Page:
Now that I’ve finished my comprehensive exams, I can look forward to other matters I have on my plate this month. In addition to two book reviews I have to write for journals, I’m looking forward to finishing up work on a conference paper I present in a couple weeks at the annual CAMWS conference in Albuquerque, NM. My paper explores the depiction of Socrates as a slave of the gods in Plato’s Phaedo in light of recent research on freedpersons in Athens during the Classical period. I look forward to visiting New Mexico for the first time in ages and getting to catch up with some old friends.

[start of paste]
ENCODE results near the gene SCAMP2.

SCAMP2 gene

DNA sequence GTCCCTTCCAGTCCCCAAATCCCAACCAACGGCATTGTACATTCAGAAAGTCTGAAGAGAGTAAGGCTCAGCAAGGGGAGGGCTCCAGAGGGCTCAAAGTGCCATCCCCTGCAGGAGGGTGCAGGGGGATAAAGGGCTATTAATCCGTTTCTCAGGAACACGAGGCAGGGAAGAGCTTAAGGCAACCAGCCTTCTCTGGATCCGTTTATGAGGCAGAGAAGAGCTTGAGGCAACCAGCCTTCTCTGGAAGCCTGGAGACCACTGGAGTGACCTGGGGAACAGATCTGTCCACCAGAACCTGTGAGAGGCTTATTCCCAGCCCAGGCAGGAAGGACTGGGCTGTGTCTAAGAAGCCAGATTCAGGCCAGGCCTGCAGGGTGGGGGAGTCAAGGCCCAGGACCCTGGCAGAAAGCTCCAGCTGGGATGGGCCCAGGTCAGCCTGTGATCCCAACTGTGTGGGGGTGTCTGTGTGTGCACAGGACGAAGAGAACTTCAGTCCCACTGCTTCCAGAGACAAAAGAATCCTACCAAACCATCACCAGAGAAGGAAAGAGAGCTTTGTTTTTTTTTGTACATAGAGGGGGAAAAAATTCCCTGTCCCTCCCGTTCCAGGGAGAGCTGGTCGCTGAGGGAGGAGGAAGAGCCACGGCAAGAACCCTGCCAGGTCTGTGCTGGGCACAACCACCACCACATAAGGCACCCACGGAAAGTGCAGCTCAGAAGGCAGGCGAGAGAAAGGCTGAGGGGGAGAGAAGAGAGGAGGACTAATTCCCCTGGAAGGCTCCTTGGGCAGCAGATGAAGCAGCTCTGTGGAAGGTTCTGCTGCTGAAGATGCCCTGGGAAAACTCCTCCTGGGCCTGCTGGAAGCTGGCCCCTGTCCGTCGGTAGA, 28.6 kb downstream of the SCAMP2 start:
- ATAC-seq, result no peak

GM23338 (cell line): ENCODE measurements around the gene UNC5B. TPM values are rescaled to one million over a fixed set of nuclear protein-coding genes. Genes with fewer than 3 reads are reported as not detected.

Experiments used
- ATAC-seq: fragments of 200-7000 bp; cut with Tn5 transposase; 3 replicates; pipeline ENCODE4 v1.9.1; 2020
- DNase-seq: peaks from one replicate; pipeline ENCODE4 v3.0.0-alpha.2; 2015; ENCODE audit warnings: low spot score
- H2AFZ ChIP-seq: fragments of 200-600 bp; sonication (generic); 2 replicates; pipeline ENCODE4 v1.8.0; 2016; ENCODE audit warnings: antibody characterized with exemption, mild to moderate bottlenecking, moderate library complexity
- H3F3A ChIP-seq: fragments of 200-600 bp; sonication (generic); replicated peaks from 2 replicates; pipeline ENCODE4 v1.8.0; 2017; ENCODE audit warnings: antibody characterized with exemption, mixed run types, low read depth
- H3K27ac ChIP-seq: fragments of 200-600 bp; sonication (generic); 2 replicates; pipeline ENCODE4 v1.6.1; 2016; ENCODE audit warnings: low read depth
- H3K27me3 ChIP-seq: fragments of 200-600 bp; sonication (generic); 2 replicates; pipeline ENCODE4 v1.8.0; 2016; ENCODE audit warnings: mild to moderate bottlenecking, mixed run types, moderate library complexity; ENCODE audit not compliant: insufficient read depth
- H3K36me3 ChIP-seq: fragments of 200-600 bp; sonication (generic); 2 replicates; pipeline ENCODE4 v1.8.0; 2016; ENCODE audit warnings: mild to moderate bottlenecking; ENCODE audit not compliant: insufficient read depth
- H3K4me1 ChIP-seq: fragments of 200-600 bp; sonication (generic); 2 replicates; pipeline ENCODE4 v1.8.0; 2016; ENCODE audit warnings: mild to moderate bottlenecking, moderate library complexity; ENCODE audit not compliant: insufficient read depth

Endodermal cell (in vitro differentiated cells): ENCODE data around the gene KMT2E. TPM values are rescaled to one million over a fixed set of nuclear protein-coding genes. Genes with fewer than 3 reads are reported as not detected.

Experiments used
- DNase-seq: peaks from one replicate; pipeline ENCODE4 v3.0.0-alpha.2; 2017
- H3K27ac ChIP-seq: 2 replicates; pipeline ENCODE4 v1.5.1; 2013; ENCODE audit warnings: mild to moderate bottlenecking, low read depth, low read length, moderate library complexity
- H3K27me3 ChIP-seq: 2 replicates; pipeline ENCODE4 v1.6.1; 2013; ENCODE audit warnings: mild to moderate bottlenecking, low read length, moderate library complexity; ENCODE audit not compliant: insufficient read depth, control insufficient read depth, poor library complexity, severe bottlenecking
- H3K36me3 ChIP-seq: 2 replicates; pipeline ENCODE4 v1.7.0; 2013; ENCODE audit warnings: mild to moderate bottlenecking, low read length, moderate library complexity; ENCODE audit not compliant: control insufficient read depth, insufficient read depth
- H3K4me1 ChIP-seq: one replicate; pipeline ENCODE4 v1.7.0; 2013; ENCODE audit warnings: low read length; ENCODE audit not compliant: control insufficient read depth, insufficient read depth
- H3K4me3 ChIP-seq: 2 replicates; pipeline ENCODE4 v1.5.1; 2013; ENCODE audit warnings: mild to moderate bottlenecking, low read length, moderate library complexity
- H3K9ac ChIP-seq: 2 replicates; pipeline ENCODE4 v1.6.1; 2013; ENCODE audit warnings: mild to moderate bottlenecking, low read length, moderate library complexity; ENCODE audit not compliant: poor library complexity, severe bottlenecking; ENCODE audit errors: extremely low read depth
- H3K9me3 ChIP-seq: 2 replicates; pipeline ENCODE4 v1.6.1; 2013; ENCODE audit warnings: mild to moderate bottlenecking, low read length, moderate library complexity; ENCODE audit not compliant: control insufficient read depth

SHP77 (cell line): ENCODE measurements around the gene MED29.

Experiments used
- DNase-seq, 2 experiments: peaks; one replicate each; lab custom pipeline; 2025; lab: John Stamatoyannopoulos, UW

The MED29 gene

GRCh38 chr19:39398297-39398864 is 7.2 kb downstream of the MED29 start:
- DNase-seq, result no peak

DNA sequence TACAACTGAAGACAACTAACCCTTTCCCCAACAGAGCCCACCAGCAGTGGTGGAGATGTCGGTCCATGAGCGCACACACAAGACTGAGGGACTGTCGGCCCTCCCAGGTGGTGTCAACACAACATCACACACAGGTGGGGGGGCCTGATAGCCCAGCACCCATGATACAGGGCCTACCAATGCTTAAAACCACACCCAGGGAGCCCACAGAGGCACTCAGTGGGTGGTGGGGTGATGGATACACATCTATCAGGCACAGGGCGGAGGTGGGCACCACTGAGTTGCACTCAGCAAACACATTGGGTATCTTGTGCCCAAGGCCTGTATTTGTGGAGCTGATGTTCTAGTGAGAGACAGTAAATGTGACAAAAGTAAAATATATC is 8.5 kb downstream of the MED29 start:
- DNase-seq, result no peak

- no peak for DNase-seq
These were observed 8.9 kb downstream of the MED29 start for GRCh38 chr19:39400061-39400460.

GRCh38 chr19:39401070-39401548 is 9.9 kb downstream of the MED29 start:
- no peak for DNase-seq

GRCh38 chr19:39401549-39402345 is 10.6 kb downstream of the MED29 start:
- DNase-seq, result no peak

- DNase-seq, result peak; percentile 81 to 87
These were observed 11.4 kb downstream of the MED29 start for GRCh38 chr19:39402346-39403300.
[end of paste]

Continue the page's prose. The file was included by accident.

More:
I am also scheduled to interview Professor Victoria Pagán of the University of Florida for the CAMWS Oral History Project (CAMWSCorps), in which (under)graduate students interview veteran CAMWS members. The point of each interview is simply to let the interviewee reflect on his or her experiences with CAMWS, or more generally as a professional classicist, over the years. Professor Pagán’s research on conspiracy theory studies and their relevance for ancient Roman literature was influential for a paper I wrote a couple years ago on the application of conspiracy theory to the so-called “Gnostic Myth” of the wicked Demiurge and Archons.